Dystrophinopathy is a family of disorders that cause muscle weakness, often in the skeletal system and heart.
Duchenne muscular dystrophy (DMD) is the most serious form of the disease. DMD presents in early childhood with delayed sitting and standing, muscle weakness, and some cognitive impairment. The muscle disease gets worse quickly, and affected individuals are typically wheelchair-bound by age 13. Heart disease known as dilated cardiomyopathy, or DCM, usually occurs by age 18 and unfortunately, death from heart or respiratory complications often occurs by early adulthood.
Becker muscular dystrophy (BMD) is a later-onset form of the condition, and is also characterized by muscle weakness and heart disease. Symptoms of BMD begin later and may be more mild. Life expectancy for patients with BMD varies.
Dystrophinopathy is X-linked and primarily affects males. Female carriers are not usually affected, though some may have symptoms, including muscle weakness and cramping, and increased risk of developing DCM.
Some affected individuals may have DCM but not experience muscle weakness. In males, the onset of DCM is usually between ages 20 and 40, and can cause rapid decline. Onset in symptomatic females is typically later and progression of the disease is generally slower. Treatment for dystrophinopathy is focused on managing the individual's symptoms and monitoring for heart disease.
As humans we have about 23,000 genes. These genes are like tiny instruction manuals that influence our health, growth and development. We inherit half of our genes from our biological mum and the other half from our biological dad. These genes are lined up on structures called chromosomes. Most of us have 23 pairs of chromosomes. The first 22 pairs are called autosomes and for the most part - these are the same among men and women. The 23rd pair determine our sex - two X chromosomes for a female and one X and one Y chromosome for males.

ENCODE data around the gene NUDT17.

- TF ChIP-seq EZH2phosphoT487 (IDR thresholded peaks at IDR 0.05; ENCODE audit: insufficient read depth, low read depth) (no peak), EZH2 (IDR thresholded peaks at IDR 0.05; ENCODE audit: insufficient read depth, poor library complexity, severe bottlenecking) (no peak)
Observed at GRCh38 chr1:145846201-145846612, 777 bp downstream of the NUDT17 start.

DMD-related dystrophinopathy (including Duchenne/Becker muscular dystrophy and dilated cardiomyopathy) is an X-linked condition. X-linked conditions occur when there is a genetic variation on the X-chromosome. For these conditions, the sex of the parent who passes on the gene variation influences the risk for the children.
If the father is affected, all his daughters will have a variation on one of their X-chromosomes and be healthy carriers. Sons can only inherit these x-linked conditions from their mother and therefore, in this situation, will not be affected by the disease.
If the mother is a healthy carrier of an X-linked variation and has a son, there is a 50% chance that they could inherit this variant and be affected by the disease. If they have a daughter, there is a 50% chance that they will be a healthy carrier (just like her mum).
Another way of looking at this is that there is a 25% chance of having an affected son and a 75% chance that the child will not be affected by the disease.
Carrier testing is like a checkup for your genes. It tests to see if you carry a gene variation that could cause a serious genetic disease in your child. Eugene offers an inclusive genetic carrier screening panel that includes DMD-related dystrophinopathy (including Duchenne/Becker muscular dystrophy and dilated cardiomyopathy), but there's a total 301 conditions that can be tested.
Eugene’s carrier test is a clinical grade test that can be done from the comfort of your own home — it’s just a saliva test. You're also paired with a genetic counsellor who provides mindful support and guidance every step of the way.Learn more about carrier screening
The biggest benefit of screening for DMD-related dystrophinopathy (including Duchenne/Becker muscular dystrophy and dilated cardiomyopathy) is that it can help future parents understand their reproductive risk so they can be ready and empowered to make more informed decisions. If neither partner are carriers, it provides reassurance and peace of mind that the risk of having a child with a genetic disease is low.